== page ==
Petra’s Ghost by C. S. O’Cinneide. Review.

Petra’s Ghost by C. S. O’Cinneide 

Titan Books, pbk, £8.99 

Reviewed by Ian Hunter 

Write from what you know, isn’t that usually good advice for a writer?  And since Canadian writer, C. S. O’Cinneide has actually walked the 500 miles of Camino de Santiago in Spain it would be a shame not to put that experience to good use in her debut novel which concerns Daniel Kennedy, who wants to reset his life after the death of his wife, Petra. He is carrying her ashes which he intends to scatter at the end of the trail. But it is harder than Daniel thought because he is carrying the weight of the true circumstances around her death, a secret he has managed to keep from others. He hails from Ireland and wants to return there after living in America, but he can’t let his old life go until he has undertaken this pilgrimage and scattered Petra’s ashes, relieving himself of his burden.

Still, he eventually sets off on a trip that will take a month to complete despite his prevaricating. He meets other travellers – real and unreal – as he starts to see the spirits of other people, one of which might be his late wife. He also meets Virginia, otherwise known as Ginny, from California who is also making the pilgrimage. While they are chalk and cheese in terms of personality and outlook, they are perfect travelling companions. But their journey is overshadowed as a woman has vanished on the trail, and Daniel’s encounter with a nun who makes the sign of the Devil with her fingers and tells him he is being followed.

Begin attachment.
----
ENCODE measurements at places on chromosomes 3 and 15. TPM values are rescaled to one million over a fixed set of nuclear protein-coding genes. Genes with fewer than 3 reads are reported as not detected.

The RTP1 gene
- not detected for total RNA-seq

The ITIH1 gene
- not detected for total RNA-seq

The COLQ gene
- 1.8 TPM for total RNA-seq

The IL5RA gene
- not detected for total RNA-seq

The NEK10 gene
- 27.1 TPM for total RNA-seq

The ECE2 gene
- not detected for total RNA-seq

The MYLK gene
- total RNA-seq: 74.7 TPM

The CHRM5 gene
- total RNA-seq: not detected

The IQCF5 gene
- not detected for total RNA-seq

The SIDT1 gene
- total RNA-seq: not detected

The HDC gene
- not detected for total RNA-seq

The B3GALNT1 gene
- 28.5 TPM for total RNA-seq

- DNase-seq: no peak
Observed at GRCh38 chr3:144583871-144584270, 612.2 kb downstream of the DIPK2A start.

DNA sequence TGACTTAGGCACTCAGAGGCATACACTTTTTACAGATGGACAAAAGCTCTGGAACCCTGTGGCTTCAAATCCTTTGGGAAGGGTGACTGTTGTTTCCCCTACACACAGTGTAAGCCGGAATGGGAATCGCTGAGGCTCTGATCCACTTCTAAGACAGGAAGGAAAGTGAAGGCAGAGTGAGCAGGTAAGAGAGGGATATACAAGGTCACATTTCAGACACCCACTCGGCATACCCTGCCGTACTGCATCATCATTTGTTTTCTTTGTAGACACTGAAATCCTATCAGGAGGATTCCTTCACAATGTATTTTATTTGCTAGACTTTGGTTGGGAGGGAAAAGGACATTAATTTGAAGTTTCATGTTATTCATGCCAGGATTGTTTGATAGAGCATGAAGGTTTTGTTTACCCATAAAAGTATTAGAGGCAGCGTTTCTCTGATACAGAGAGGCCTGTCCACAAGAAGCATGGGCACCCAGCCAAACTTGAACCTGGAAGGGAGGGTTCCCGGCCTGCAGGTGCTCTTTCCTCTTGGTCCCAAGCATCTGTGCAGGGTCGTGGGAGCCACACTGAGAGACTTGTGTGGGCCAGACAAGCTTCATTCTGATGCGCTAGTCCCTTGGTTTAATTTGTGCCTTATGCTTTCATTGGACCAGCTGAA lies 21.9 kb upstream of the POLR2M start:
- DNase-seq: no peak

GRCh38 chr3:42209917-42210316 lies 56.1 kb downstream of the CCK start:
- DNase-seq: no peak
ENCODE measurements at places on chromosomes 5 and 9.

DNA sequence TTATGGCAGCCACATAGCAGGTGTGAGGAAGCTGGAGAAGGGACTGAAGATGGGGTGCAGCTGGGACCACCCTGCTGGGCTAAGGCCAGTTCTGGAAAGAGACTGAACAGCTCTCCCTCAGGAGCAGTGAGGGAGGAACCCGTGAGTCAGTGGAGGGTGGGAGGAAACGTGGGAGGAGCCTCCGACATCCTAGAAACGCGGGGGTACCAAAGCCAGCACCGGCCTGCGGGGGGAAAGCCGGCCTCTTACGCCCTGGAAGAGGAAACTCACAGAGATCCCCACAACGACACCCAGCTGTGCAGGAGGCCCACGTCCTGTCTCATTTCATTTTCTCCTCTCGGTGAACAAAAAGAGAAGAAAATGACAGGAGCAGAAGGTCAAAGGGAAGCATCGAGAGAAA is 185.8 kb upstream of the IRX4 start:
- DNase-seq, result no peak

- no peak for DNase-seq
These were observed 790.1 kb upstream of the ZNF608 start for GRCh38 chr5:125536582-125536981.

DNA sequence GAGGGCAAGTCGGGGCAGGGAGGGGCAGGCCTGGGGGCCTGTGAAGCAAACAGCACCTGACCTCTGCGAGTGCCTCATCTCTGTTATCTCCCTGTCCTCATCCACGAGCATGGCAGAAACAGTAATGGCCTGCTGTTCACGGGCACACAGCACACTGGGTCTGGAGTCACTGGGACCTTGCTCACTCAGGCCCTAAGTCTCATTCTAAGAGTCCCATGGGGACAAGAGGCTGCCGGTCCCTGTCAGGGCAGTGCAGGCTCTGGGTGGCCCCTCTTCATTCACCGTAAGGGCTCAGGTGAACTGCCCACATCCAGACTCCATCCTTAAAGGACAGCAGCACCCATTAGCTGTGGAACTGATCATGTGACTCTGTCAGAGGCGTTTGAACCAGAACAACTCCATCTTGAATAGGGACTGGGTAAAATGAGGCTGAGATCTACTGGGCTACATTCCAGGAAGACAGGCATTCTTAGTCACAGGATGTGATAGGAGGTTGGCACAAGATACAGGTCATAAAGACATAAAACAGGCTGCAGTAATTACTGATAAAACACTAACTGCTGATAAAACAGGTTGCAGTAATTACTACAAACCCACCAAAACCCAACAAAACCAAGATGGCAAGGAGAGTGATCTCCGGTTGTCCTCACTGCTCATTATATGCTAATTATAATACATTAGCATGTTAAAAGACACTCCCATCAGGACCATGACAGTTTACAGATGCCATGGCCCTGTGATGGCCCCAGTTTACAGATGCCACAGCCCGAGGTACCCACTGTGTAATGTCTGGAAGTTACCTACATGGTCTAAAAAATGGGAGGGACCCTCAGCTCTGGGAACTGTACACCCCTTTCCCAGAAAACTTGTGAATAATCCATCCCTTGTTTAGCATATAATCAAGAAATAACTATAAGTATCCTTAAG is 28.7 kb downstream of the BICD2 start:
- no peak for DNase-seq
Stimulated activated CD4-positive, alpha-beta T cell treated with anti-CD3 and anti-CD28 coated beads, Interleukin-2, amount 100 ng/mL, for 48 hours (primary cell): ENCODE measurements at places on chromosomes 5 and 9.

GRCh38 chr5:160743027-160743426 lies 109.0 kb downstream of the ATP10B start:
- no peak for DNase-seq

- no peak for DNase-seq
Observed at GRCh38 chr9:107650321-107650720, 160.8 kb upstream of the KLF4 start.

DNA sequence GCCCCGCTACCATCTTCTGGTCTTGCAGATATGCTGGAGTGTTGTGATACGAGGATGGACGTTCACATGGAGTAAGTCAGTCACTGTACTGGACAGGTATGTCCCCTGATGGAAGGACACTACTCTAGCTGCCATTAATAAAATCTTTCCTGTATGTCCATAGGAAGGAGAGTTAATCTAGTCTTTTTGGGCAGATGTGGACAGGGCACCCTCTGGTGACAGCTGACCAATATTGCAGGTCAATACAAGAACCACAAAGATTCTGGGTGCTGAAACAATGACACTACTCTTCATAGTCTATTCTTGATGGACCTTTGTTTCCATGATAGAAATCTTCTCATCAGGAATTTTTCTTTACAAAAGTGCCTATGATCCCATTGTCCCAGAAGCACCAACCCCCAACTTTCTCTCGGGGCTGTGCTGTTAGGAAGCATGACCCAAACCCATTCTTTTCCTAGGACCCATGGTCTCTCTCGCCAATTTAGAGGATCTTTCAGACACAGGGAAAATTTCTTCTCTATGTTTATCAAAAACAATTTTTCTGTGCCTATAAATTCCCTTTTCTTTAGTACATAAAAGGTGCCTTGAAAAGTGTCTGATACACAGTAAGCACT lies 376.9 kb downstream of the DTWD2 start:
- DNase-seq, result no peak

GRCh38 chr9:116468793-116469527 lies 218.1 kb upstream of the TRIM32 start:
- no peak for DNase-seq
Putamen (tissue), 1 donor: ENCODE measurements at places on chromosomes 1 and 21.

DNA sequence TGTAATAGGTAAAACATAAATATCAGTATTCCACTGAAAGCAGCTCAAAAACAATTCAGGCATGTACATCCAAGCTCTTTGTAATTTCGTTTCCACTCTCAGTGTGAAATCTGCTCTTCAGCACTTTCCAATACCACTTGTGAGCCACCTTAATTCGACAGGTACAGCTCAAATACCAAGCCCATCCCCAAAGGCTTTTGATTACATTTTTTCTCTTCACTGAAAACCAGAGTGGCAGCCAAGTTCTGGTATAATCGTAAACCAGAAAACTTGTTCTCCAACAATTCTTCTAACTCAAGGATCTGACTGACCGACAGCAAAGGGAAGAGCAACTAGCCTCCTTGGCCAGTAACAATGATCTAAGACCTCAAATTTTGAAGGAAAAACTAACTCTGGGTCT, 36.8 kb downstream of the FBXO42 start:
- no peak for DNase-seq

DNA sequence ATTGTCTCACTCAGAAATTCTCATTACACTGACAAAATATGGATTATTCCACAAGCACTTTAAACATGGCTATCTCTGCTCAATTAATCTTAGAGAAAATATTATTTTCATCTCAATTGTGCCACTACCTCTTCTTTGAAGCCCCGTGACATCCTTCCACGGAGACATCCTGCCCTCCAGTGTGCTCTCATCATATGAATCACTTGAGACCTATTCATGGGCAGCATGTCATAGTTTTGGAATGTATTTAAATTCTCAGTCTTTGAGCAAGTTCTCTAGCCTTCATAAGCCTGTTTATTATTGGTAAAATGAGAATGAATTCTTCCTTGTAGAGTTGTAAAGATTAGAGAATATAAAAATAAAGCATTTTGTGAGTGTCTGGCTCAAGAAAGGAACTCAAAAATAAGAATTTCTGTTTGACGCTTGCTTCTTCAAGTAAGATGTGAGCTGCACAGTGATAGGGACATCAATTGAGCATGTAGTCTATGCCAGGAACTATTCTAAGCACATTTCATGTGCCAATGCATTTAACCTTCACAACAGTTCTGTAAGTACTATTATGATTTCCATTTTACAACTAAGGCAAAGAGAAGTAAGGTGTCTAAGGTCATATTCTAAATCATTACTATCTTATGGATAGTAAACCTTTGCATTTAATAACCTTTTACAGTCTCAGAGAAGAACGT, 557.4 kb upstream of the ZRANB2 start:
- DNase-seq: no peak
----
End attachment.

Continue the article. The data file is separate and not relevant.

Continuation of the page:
Petra’s Ghost is an evocative, creepy read that turns up the tension and the chills as the protagonists go further into their epic hike, in a tale where we have a classic unreliable narrator with a secret, who can’t even trust himself and what he believes he is encountering. 

O’Cinneide has completed the journey, and it shows in the descriptions of the landscape and the physical and mental effects of undertaking such a gruelling exercise. There are little details gleaned from the experience such as having a trail passport that must be regularly stamped to stay at certain hostels, some of which can be overcrowded with travellers and the gory details of how to tackle infected blisters.  

The Camino de Santiago or the “Way of St. James” to give its English title has been the subject of many films and documentaries, arguably, best known in the film “The Way” starring Martin Sheen. It has also appeared in many fiction and non-fiction books by the likes of Ernest Hemingway, David Lodge and Paulo Coelho. However, this is the first time to my knowledge it has been the setting for a horror novel and who is to say that you can’t encounter the creepy and supernatural during a hot, sunny day and surrounded by the countryside? Despite being set in wide-open spaces, Petra’s Ghost is reminiscent of the quiet claustrophobic horror of Michelle Paver’s Dark Matter and Thin Air.

While O’Cinneide seems to be busy these days writing a crime series about a former hitwoman, it will be interesting to see what she comes up with if she makes a welcome to this genre in the future.